A An Overview of Alcoholics Anonymous (AA)
Alcoholics Anonymous (AA) is an international aid organization whose purpose is to help alcoholics and former alcoholics in their quest for sobriety or continued sobriety. It was in 1935 when this group, now over 2 million strong, was started by Ohio-based Bill Wilson and Dr. Bob Smith.
Together with other early members, Wilson and Smith built the 12-step program of the movement, which centered around spiritual and character development. In 1946, the movement’s Twelve Traditions was born. The Traditions encourage members and groups to keep their identities anonymous, help other alcoholics, and welcome everyone who wishes to stop their drinking habit.
In addition, the program recommends that all members avoid dogma, governing hierarchies and public issue involvement when acting on behalf of the group. Similar fellowships, such as Narcotics Anonymous, have subsequently adopted AA’s Twelve Traditions and used it to achieve their own objectives.
During this time, local chapters of AA began to pop up all over America and the world over. There are about 100,000 chapters across the U.S. and some 2,000,000 members the globe over. Grassroots efforts are also made to help those who have a drug and alcohol problem and are determined to change.
Groups do not require members to pay fees or dues; instead, they are funded through voluntary contributions. Anyone who wants to be part of the group is only required one thing: commitment to achieving and maintaining sobriety.
What people often don’t realize is that AA is a non-professional organization – nobody is being treated or helped by a psychologist, counselor or doctor. Each member is a former alcoholic, and they are all dependent on one another in their journey to recovery. As well, there is no central authority directing how these groups work or operate. All decisions are made by members themselves.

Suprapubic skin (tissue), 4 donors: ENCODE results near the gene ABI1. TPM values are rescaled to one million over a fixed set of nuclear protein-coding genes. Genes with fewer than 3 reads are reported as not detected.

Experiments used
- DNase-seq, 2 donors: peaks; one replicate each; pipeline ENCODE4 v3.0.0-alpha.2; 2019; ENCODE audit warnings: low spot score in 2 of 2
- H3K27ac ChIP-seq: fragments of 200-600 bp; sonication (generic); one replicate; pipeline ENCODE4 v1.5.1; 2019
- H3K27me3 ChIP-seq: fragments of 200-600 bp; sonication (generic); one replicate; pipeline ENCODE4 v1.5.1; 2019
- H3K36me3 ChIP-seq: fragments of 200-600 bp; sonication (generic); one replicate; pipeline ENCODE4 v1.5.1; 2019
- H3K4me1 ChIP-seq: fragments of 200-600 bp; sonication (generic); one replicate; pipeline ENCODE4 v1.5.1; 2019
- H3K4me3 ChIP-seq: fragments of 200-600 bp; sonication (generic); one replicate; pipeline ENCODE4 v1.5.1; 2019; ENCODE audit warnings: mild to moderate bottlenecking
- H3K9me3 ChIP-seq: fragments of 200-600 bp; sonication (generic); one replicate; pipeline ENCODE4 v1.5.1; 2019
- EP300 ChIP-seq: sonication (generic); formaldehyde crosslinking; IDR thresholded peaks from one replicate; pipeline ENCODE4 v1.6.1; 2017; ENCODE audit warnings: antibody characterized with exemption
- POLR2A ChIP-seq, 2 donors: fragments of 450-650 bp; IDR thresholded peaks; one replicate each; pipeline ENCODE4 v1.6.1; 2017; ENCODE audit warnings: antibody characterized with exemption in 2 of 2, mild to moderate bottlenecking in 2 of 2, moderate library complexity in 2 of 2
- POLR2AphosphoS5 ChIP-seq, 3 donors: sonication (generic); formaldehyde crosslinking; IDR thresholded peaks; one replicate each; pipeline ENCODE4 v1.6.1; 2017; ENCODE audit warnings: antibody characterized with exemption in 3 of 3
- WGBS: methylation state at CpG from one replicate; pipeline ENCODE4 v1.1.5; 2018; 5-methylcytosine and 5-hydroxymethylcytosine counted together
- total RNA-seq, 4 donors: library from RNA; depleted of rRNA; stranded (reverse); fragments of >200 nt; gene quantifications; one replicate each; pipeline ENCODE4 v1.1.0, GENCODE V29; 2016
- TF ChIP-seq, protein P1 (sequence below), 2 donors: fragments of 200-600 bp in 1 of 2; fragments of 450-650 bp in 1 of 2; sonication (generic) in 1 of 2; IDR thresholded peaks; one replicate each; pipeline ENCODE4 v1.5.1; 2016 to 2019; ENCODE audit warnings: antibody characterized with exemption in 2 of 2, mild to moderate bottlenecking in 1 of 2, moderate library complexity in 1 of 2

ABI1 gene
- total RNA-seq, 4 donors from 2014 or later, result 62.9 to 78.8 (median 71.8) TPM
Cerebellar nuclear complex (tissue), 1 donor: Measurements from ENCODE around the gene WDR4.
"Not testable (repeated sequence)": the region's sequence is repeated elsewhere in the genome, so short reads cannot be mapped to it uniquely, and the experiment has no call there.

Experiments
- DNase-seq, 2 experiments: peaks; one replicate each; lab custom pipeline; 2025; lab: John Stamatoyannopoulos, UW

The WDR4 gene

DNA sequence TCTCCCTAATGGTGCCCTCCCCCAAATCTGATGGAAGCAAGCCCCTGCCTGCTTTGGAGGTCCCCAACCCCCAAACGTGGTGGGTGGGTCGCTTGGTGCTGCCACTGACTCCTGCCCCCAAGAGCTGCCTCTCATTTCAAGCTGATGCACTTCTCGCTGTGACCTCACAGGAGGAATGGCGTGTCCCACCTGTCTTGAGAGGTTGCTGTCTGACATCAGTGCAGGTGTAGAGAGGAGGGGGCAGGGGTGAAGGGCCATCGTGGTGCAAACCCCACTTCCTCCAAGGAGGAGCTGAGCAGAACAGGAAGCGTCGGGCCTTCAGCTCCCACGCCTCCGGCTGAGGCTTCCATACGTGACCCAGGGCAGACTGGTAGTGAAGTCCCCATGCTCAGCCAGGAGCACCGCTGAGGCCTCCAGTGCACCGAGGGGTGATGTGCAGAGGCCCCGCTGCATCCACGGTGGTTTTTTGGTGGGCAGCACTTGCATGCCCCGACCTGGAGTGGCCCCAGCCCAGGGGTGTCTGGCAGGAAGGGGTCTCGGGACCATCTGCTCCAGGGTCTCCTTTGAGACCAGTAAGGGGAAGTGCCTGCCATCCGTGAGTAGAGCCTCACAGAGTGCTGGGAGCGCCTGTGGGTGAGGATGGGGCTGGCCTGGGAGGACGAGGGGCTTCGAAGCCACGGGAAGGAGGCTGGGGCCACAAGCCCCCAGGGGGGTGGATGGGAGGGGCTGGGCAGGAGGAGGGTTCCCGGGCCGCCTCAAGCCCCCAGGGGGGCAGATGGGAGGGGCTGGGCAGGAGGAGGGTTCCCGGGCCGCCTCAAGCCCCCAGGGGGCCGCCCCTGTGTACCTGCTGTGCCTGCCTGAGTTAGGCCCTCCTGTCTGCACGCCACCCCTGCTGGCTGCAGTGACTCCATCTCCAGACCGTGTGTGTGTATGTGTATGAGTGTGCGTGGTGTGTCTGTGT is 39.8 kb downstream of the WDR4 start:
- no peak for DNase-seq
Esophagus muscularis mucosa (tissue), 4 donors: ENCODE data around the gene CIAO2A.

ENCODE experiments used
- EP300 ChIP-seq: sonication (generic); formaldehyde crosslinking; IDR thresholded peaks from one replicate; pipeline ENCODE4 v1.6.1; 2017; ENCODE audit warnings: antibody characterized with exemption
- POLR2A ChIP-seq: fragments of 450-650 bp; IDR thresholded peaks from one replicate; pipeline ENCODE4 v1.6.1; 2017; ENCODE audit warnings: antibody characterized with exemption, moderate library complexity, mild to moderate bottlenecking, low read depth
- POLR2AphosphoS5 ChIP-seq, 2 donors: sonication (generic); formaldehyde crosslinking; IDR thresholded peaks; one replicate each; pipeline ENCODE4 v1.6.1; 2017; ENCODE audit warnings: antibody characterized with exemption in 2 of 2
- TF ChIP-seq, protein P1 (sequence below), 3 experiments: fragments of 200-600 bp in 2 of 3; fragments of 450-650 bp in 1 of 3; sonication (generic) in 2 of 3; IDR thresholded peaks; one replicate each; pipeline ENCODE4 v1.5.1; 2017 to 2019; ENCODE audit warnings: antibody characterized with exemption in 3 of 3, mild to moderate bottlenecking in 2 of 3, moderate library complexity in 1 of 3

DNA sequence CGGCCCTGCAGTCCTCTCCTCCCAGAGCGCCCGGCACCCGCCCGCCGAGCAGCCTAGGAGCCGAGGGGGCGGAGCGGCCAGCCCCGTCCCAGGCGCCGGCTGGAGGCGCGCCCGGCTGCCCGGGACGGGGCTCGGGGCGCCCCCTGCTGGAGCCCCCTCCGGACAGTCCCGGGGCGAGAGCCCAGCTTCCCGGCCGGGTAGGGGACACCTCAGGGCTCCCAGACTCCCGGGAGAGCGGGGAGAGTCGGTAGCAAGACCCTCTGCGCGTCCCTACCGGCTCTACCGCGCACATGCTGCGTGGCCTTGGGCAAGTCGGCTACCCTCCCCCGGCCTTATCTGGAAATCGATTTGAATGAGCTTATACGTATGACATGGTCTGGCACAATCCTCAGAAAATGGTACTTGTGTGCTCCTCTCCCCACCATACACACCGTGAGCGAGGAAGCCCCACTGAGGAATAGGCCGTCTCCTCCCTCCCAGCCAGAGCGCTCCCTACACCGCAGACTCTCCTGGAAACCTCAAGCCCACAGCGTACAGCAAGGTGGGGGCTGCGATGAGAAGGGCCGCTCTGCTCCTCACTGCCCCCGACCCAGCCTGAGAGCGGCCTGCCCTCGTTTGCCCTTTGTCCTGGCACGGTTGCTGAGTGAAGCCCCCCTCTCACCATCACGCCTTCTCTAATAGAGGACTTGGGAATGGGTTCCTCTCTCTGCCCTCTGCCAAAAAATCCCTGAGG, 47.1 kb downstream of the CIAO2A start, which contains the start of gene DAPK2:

Although the decision to recover from alcoholism can begin in one moment, the process of recovery itself can last a whole lifetime. As AA members embark on the 12-step recovery program of the group and move on with life, carrying with them mementos of the process, can help them achieve continued success. Such mementos are more popular called AA recovery medallions or AA chips milestones. In simple terms, these items were there to remind members of their victory over alcoholism and of their promise to stay sober.
While AA is non-religious, it was a popular Catholic nun by the name of Sister Ignatia, who first gave recovering alcoholics AA recovery medallions. She equated acceptance of the medallion with the recipients’ commitment to God, as well as to the movement and to their own recovery. That started the tradition of AA recovery medallions, chips, coins or any name having the same significance.
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